18-year-old top grad joins major corporation as engineer
Posted: 01/03/2006
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At a time when most 18-year-olds are figuring out where to go to college, Victor Reyes graduated with a bachelor's degree in mechanical engineering and is packing his bags to start a new job as an engineer at Boeing.

Reyes, a resident of McAllen, Texas, was one of the top graduates and one of the youngest graduates in history from The University of Texas-Pan American during its fall 2005 commencement.

Pictured from left to right at a commencement reception honoring the top graduates are parents Pedro and Norma Reyes, 18-year-old top graduate Victor Reyes and UTPA President Dr. Blandina Cárdenas.
Victor and his older brother Mario both recently landed jobs at Boeing after attending the largest Hispanic conference in the nation - the National Tech Career Conference - in Orlando, Fla. The opportunity to network with top hiring managers led them to successful interviews and job offers on the spot.

"I'm really happy," Victor said. "I finally have everything I wanted."

Victor and Mario were hired as manufacturing engineers in Boeing's production engineering department in Renton, Wash. to work on commercial airplanes, including Boeing's newest aircraft - the 787 Dreamliner - a fuel-efficient airplane designed to carry passengers on routes of more than 8,000 nautical miles.

Victor's drive to succeed was evident when he graduated high school in 2004 with 59 hours of college credit - nearly half of the required courses for a college degree.

As a three-time state University Interscholastic League (UIL) math champion, Victor registered for concurrent enrollment courses at UT Pan American while a high school sophomore to challenge himself and improve his math skills during competition.

"I didn't want to be limited by what my high school had to offer, so I went beyond that to UTPA," he said.

UTPA's concurrent enrollment program allows high school students with high levels of academic achievement to enroll in college courses for college and possibly high school credit. McAllen Independent School District, where Victor graduated from, pays for up to half of students' tuition and fees if students maintain satisfactory academic progress.

Financial support for Victor and his family also came from scholarships. Upon graduating from high school he was eligible for UTPA's "University Scholars" designation which offers a four-year tuition and fees scholarship to students who complete 12 hours of concurrent enrollment courses with satisfactory progress.

Brothers Mario (left) and Victor Reyes pose for a photo before their graduation ceremony Dec. 17 at the UTPA Fieldhouse.
Victor said his motivation to take more college courses while in high school was primarily to catch up to Mario, who was also a mechanical engineering major at UT Pan American.

They helped each other with classes in college and spent most of their time with one another, Victor said, describing the great relationship he has with his brother.

Mario, who graduated the same day as Victor, said he enjoyed taking the majority of his classes with his little brother. The 22-year-old said he encouraged Victor to enroll in the concurrent enrollment program because he had faith in his brother's academic ability.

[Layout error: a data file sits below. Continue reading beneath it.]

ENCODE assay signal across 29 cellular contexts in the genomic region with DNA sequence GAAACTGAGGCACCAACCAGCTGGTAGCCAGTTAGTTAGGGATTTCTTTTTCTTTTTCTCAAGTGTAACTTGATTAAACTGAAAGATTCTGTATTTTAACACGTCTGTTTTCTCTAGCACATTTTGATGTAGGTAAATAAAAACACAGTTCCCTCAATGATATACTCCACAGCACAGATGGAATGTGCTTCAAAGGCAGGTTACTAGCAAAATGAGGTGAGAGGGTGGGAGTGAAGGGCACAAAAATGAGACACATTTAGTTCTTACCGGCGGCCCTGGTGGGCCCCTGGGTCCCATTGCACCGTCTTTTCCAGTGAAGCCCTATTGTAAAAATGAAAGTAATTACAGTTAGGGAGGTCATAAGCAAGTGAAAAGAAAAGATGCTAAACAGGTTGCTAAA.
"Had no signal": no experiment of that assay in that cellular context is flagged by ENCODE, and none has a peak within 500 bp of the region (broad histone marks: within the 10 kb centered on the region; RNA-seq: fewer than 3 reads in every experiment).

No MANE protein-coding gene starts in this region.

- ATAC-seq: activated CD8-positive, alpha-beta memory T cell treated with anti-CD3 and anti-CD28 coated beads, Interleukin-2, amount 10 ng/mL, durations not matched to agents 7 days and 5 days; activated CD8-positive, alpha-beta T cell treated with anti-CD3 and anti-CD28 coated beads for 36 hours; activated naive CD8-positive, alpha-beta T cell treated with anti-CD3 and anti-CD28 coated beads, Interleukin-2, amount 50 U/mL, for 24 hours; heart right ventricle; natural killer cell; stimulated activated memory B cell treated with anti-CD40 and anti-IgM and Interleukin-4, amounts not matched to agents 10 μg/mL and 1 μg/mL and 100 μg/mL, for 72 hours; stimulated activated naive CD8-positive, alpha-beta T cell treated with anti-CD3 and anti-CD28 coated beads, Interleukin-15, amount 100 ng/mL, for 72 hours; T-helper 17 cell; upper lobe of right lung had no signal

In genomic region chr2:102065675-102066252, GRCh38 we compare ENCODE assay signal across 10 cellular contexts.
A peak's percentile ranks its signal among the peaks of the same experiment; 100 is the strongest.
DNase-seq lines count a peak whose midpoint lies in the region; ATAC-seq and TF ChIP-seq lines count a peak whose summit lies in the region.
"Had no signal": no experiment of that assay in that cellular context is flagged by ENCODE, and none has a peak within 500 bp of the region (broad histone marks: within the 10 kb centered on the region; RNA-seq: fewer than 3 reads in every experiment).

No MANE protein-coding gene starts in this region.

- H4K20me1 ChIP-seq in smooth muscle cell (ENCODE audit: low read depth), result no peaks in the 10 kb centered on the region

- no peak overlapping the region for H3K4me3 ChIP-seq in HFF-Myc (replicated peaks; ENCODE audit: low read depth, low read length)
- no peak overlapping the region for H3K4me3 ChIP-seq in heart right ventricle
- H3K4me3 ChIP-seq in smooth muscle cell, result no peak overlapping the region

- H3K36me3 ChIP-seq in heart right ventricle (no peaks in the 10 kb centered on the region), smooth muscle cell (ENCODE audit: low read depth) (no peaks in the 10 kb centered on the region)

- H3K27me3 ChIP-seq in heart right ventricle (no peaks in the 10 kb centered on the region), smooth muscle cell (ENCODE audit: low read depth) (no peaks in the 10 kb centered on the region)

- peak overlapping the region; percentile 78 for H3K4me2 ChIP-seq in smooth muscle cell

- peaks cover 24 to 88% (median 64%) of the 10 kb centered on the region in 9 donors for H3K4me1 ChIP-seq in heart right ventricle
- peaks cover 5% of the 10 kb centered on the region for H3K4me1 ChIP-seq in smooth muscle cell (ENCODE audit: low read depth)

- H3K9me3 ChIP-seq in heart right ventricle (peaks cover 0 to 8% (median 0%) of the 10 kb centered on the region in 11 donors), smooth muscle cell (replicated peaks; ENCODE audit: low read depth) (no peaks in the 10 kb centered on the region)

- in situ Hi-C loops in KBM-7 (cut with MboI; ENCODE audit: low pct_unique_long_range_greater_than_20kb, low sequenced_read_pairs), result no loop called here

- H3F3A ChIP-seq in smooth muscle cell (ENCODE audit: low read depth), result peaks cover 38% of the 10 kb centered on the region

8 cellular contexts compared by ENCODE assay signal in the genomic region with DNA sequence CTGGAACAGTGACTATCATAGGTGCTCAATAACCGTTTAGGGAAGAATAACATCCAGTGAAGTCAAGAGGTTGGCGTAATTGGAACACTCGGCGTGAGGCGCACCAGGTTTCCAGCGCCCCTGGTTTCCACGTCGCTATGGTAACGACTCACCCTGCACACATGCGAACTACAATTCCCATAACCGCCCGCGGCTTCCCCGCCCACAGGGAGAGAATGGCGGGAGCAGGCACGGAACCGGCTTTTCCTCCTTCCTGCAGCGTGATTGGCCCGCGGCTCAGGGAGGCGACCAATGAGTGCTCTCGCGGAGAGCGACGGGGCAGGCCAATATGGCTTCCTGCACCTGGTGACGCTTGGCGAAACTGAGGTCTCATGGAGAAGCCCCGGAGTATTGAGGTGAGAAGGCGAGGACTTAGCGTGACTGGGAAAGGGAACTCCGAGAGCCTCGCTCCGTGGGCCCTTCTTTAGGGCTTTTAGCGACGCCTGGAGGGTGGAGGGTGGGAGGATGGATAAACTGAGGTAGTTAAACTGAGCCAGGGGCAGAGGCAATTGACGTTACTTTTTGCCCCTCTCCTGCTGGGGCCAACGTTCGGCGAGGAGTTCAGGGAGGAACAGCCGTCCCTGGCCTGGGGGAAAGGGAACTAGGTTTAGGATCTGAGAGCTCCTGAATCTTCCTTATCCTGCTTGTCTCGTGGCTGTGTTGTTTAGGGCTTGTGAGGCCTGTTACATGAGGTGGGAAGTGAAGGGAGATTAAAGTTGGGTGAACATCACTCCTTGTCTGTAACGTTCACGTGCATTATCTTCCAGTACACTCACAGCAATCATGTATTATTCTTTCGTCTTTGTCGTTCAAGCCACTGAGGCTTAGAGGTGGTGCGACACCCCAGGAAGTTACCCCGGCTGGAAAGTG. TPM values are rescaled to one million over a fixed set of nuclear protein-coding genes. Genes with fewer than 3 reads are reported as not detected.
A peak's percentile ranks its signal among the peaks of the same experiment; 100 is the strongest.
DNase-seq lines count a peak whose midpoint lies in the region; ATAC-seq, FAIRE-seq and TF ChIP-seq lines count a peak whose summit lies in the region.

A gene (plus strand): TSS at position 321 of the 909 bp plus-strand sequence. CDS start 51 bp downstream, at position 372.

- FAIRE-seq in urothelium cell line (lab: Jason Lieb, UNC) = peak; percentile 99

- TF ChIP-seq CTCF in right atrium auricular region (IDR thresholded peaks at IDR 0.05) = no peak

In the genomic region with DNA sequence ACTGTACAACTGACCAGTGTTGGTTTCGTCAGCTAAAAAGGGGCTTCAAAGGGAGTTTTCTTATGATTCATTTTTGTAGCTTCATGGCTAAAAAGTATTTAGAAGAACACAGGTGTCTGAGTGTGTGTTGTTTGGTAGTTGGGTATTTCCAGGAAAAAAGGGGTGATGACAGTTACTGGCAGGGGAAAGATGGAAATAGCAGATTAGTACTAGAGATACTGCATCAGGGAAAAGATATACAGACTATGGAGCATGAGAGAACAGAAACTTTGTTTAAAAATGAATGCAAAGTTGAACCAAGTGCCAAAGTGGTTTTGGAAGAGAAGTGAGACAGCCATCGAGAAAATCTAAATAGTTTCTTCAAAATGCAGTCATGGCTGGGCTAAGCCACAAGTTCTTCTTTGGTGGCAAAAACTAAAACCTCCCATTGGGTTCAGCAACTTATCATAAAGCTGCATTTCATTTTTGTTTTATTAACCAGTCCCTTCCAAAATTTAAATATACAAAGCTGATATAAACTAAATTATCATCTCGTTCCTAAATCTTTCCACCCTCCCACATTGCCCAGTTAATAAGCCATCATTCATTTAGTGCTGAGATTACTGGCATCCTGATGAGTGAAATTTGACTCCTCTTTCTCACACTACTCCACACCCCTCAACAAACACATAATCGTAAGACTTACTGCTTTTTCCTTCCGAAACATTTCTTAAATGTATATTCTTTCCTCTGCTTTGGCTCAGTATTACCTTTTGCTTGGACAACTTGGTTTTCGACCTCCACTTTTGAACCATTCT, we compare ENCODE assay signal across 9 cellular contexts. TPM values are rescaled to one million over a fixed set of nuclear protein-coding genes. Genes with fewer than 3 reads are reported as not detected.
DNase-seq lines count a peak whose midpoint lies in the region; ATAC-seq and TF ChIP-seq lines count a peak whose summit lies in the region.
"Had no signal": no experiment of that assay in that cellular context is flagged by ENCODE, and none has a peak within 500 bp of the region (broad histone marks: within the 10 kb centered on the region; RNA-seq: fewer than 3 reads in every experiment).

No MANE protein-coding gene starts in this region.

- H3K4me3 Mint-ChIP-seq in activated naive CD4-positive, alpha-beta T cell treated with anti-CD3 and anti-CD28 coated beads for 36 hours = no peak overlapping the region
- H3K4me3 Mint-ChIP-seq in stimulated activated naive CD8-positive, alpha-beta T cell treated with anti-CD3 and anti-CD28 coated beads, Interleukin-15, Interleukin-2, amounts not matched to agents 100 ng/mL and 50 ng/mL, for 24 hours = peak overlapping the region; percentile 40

"I saw what he could handle as a freshman in high school. I wanted for him to learn the most he could possibly learn at a higher level," Mario said.

In return, Victor is grateful to Mario for his guidance while attending college.

"He advised me about how to study and approach my classes. I'm really grateful for that and for his support. I don't think I'd be here right now if it wasn't for Mario," he said.

Victor also contributes his speedy path to college graduation to his parents Pedro and Norma Reyes, and younger brother Oscar who have supported him in all of his decisions. Pedro first immigrated to Los Angeles from Mexico and learned English and the trade of a machinist.

Fighting back tears of relief that his sons would not have to encounter what he did, Pedro said that when he came to America he faced many obstacles including a language barrier. Even though Pedro and Norma never obtained college degrees, they always stressed the importance of a higher education to their sons.

"I got the idea to encourage them to study - and they did," Pedro said. "Now they can have a better life. I'm very proud of them."

He said his involvement in his sons' lives has helped them become responsible and mindful of the positive influence they can have on others.

"Life is about what you know and what you do," Pedro said. "When you do something good, it's good for everybody."

Victor said one of the things he most enjoys about engineering is his ability to use it to help society. "As an engineer you get to help people and develop products that make people happy, as well as for their safety and health," Victor said, expressing satisfaction for the quality of education he received at UTPA. "I like math and science and to use it for something like this is really rewarding."

Victor's advice to other students is simple. "Be focused on what you want to do in life, have patience, persevere and go for it."